The Recovery Act's Real Legacy: Transparency

Yes, today is the Recovery Act's birthday, and to celebrate, everyone and their uncle are rushing to "evaluate" (translation: put their spin on) the Act. Did the Recovery Act create jobs? Did it avert the Great Depression II? Are we getting anything for the $862 billion? The answer to all these questions is "Yes" (see here, here, and here for some good evidence), but the debate ignores the more lasting legacy of the entire Act: its transparency provisions.

While the Act might have included too many tax cuts, too few tax cuts, or not enough infrastructure projects, or the Democrats might have undersold the stimulus, or oversold it, the one thing that cannot be denied is that the Act has substantially advanced the cause of fiscal transparency. We could complain that the transparency provisions of the Act are not perfect, but without the Act, we wouldn't even have anything to gripe about. We'd still be stuck arguing whether timely recipient reporting is a feasible goal or not.

In this sense, the Recovery Act provided a convenient pilot program for fiscal transparency. Now, one year later, the Act has not only proved that broad-based recipient reporting is feasible, it has shown that the reporting is useful. By showing how multiple levels of recipients (although not all levels of sub-recipients) have used their federal funding, the Recovery Act has provided the government and its citizens an unprecedented ability to see where its money has gone. And there's also the often-overlooked Agency Reports, which provide weekly updates of spending levels for every Recovery Act program, a response time that is almost unheard of in federal government.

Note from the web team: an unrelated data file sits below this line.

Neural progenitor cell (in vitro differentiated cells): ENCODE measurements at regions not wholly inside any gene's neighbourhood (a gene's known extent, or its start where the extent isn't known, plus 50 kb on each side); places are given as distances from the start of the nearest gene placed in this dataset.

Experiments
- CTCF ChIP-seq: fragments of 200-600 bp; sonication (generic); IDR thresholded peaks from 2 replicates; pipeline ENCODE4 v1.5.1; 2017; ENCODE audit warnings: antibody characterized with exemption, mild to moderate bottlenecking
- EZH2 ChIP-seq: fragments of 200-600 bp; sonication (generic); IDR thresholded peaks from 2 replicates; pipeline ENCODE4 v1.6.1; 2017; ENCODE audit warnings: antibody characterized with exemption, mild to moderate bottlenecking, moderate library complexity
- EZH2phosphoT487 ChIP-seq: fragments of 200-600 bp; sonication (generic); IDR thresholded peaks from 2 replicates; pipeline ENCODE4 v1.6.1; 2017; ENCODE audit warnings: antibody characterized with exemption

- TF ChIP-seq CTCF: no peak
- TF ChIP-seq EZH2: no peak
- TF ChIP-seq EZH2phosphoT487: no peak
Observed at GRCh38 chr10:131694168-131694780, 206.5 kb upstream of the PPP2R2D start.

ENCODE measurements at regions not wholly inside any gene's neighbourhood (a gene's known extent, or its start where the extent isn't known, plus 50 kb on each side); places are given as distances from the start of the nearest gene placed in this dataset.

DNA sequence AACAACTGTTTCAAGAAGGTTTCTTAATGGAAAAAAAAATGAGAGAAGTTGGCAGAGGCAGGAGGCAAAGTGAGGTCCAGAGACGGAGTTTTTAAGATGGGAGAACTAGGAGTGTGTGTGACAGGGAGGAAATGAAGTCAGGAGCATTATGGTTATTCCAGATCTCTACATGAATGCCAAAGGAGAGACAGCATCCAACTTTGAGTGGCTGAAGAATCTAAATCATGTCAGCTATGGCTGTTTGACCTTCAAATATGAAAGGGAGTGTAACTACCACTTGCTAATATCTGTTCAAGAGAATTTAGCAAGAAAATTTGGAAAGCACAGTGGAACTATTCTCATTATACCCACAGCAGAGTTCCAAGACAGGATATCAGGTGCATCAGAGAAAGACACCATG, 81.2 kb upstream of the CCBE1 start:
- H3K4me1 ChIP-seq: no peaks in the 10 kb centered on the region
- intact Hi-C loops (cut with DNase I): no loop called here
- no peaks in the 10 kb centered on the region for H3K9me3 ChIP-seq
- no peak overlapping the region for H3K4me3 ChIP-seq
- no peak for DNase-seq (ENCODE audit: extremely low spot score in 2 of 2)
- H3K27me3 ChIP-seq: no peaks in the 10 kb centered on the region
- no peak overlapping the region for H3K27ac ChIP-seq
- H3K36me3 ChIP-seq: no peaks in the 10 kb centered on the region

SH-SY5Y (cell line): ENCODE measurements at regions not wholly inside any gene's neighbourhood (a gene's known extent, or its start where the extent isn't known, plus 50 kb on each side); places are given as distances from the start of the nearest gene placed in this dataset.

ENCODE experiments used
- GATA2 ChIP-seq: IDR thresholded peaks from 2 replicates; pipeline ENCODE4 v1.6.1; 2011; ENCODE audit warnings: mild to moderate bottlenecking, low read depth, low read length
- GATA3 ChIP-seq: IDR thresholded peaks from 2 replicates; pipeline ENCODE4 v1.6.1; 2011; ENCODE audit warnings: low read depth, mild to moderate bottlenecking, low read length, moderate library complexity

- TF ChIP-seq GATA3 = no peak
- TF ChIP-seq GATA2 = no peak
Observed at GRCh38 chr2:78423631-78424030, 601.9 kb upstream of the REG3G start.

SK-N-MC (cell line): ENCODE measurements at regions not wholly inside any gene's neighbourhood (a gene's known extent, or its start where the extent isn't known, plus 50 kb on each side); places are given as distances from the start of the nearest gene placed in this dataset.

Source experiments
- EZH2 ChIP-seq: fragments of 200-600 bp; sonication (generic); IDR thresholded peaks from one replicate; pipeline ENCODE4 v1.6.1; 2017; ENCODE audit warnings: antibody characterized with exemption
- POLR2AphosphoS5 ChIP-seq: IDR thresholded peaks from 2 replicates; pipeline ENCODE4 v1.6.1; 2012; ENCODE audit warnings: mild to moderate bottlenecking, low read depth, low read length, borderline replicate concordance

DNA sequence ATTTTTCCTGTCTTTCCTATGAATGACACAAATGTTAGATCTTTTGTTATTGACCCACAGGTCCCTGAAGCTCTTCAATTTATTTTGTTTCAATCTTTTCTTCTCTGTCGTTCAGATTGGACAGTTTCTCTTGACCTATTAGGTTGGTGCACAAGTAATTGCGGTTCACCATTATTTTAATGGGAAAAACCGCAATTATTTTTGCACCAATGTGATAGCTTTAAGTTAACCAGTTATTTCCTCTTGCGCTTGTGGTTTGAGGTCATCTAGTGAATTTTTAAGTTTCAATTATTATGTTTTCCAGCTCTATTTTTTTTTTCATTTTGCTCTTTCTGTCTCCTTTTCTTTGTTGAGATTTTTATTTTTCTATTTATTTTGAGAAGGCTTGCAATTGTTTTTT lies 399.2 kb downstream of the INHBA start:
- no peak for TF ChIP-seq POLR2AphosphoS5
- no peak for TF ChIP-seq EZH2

The Act has also shown that there is a demand for this kind of transparency. At its height,, the Act's homepage, was receiving millions of visitors a day, and still receives significant levels of traffic. Journalists and analysts, in addition to average citizens, routinely use the site as a resource. We may have our problems with the site, but it still is a marked improvement over the status quo, and serves as a starting point on the road to better fiscal accountability.

The Federal Funding Accountability and Transparency Act of 2006, which created, helped advance federal transparency. When was first released, it only included data from a few federal agencies; now, it has spending data from every federal agency, and is an important part of federal fiscal transparency.

Hopefully, three years, five years down the line, we will be saying similar things about the Recovery Act and recipient reporting, long after we've stopped arguing about just how many jobs the Act created.

[Side note: If you want more "Recovery Act at One Year" analysis, sign up here for our webcast next week on that very topic.]

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